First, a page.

Ginisang Bagoong a la Marketman

I left the bottle of “experimental” bagoong alamang in the back of the fridge in our Cebu office for 2.5 weeks before taking it back out again, with more than a bit of trepidation. An earlier experiment with tuyo (dried salted fish) had gone a bit awry, so I wasn’t sure the bagoong was going to be edible. It didn’t help that one of the cooks said the bottle had somehow fallen on its side, and some of the salty juices had leaked out sometime during the two weeks. The first whiff of the bagoong alamang was surprisingly pleasant, perhaps too pleasant as others in the office felt it should have had a funkier smell. :) We rinsed some bagoong alamang in some fresh running water and squeezed it a bit.

Into a saute pan I added several tablespoons of lard, sauteed chopped onions, garlic and lots of tomatoes, and added a fistful of rinsed alamang. Sauteed this for a few minutes and plated this up, above. This was good, albeit still a tad salty, so we decided to add some chopped kamias or iba or belimbi and saute this all for a minute or so more. Yum.

On another day, we made sauteed bagoong with some lard, onions, garlic, tomatoes, kamias, muscovado sugar, coconut cream cooked until it was essentially just coconut oil remaining. This version was superb. The balance of saltiness, sourness, sugar and richness of oil was a real delight. Add a tablespoon of achuete oil if you need a redder/orange color.

On a third day, we made yet another batch of sauteed bagoong and added many of the ingredients above, but threw in chopped up lechon, and that was nice as well. Eaten as a condiment or side dish to say deep fried fish, or grilled meats, any of these ginisang bagoong concoctions packed a wallop in flavor, a bit of a blast of the past from childhood days when my mom used to make something similar (though she never made her own bagoong)… The base ingredient of brined tiny shrimp was so easy to make that we promptly purchased more fresh alamang and have five kilos worth brining away in the fridge as I write this… :)

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17 Responses

  1. Goodness, I’m so excited to do this alamang experiment! The recipe with coconut milk sounds really rich and delicious.

  2. MM,I saute mine with the usual garlic,onion and tomatoes then I add bacon bits and banana chillies or green capsicums and it’s just as delicious. I’ll be trying this with coconut cream next time.

  3. Mangang hilaw. Back in July for my bagoong fix, and this time you’ve inspired me to try and make my own.

  4. Wow, I like the coconut cream version. MM, how long would the bagoong last if it was already sauteed?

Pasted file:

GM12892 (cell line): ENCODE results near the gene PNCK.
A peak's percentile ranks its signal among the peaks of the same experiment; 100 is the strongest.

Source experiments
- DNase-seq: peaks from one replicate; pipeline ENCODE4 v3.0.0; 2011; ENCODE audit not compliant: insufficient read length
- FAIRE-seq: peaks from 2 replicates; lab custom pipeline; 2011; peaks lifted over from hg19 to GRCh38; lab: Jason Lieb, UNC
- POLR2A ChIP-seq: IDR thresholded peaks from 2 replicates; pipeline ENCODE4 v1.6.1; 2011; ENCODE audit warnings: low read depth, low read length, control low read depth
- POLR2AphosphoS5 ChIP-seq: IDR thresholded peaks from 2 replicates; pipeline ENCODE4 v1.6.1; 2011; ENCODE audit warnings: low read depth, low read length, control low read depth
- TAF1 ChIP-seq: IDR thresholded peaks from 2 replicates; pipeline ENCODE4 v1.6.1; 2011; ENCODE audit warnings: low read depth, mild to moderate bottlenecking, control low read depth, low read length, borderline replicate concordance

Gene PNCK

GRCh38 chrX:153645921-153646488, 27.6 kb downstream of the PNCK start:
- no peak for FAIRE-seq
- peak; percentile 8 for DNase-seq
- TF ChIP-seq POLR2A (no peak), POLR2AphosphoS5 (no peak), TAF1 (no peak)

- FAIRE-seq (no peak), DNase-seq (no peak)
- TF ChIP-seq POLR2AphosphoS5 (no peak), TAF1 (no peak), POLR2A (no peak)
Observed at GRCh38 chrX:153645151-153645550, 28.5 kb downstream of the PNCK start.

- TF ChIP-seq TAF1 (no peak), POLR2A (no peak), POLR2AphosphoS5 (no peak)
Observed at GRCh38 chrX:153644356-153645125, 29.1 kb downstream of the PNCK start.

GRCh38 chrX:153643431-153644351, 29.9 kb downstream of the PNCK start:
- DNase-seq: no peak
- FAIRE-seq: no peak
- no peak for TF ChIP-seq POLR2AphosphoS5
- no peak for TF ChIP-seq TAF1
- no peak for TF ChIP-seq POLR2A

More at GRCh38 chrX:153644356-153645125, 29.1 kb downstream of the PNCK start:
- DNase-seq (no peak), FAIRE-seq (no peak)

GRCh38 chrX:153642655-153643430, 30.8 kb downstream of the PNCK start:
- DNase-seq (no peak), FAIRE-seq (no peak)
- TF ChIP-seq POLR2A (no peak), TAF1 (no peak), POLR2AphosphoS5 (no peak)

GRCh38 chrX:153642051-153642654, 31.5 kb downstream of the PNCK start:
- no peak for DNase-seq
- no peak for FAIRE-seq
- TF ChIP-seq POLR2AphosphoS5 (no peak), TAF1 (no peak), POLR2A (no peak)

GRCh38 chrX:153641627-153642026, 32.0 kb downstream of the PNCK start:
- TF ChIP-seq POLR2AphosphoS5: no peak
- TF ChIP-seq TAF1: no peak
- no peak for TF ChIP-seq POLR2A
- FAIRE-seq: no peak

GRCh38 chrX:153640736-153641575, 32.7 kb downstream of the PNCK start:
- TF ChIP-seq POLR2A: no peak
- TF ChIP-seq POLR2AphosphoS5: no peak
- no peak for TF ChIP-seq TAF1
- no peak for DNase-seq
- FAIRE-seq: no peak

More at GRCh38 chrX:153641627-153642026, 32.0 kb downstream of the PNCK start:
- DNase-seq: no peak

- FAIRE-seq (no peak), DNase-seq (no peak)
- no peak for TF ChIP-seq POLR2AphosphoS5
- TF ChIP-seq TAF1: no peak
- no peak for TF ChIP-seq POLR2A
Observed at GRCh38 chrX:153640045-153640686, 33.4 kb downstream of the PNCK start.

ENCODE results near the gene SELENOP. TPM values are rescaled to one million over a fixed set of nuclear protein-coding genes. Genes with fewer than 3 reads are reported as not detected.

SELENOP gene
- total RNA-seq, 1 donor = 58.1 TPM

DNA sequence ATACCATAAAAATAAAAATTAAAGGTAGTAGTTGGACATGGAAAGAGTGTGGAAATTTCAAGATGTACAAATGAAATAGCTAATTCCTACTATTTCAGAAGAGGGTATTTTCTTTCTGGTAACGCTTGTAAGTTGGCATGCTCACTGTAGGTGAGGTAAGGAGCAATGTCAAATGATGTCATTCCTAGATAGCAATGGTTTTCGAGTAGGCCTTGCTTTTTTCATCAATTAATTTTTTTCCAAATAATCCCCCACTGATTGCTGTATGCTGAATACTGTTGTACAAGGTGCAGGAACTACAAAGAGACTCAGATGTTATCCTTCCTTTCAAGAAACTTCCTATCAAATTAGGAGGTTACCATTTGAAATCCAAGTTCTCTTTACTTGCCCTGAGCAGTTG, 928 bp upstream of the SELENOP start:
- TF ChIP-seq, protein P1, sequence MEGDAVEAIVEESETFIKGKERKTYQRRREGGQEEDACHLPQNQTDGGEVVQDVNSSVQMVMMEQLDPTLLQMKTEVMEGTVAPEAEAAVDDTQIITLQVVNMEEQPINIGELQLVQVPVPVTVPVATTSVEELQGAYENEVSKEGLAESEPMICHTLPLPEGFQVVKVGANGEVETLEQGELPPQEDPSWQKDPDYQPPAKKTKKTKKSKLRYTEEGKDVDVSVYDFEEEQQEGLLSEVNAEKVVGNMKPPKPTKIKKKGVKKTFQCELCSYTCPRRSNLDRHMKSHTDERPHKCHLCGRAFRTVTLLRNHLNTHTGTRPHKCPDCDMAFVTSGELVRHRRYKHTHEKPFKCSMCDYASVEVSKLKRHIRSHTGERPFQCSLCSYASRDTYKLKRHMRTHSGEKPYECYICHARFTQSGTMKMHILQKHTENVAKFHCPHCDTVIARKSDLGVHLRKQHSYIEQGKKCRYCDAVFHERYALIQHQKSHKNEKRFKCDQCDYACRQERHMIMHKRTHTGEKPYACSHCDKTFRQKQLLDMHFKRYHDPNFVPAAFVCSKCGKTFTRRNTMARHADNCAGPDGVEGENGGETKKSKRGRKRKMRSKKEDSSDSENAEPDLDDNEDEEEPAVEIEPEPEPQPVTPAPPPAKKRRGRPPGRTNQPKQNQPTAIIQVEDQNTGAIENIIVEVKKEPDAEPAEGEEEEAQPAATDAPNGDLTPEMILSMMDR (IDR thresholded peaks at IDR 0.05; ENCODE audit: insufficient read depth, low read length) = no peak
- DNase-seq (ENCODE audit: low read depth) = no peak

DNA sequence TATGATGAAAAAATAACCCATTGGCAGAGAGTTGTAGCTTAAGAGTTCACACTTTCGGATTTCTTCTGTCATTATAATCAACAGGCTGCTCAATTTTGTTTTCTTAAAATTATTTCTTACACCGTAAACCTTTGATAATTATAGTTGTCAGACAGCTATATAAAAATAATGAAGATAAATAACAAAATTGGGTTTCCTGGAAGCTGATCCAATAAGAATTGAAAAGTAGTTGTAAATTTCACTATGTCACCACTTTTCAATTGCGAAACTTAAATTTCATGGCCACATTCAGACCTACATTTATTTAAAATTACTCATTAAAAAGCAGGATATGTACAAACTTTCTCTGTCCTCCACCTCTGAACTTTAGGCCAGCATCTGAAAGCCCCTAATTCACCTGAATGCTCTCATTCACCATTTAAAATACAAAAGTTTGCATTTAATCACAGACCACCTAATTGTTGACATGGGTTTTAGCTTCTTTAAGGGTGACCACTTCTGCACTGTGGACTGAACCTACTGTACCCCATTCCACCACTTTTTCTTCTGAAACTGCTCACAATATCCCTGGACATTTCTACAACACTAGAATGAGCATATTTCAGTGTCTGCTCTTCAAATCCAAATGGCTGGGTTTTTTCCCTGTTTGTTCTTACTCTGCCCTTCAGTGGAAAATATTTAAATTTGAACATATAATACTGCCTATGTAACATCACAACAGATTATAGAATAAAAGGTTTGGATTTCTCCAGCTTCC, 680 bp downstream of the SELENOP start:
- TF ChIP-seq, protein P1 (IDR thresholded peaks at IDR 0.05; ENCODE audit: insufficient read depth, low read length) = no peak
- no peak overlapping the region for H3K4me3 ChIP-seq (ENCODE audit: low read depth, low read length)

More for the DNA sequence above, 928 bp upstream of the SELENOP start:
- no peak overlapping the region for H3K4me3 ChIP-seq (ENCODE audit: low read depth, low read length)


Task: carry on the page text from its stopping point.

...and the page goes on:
5. I will substitute kamias with ginger, saute in lots of onions, tomatoes and garlic then add slivers of siling haba,sugar to taste and bits of zubuchon and stew in coconut cream! Yum!I could taste it from here!

  6. My daughter is allergic to shrimps and shellfish. She cannot eat bagoong. I might experiment with bagoong using silver fish (not the insect) which is readily available in Asian supermarkets here. Thanks for the idea.

  7. I’m curious about the shelf-life of these gisado versions, because onions and tomatoes in any recipe are notorious for making the food spoil quickly. Would pasteurization be required if we bottled up the stuff described above, or is it enough to simply store it in sterilized jars? =)

  8. My mother in law is from Jolo and she’s been making bagoong with gata and sili for years now. This is topped with lechon kawali and crisp garlic chips. I cannot find a substitute that even comes close.

  9. Sounds like I could eat a BIG potful of rice even with any version alone of your sauteed alamang bagoong. Forget about glycemic index.

  10. Oh, great! It does look good … I’m already planning what to do with my fermented alamang. It’s going to be paired with green mango. Also the ripe ones like what Kapangpangans usually do with rice. A Bicol Express recipe using this. Loads of siling mahaba, coconut cream and liempo. It’s gonna be mean, hahaha! Thanks, MM!

  11. To make bagoong alamang from scratch, use one part rock salt and 3 parts fresh alamang.

  12. My Lola and Mama used to cook ginataang alamang a lot when we were kids. I remember making this my ulam and then i would have lacatan banana on the side, yummy!

  13. Your recipes and pictures brought a lot of childhood memories. We call this type of bagoong in bikol “balaw”. My mom would cook this either as ginisa with lots of tomatoes (same as the 1st photo) or with gata and lots of sili — a bikolano trademark. Both dishes are yummy.

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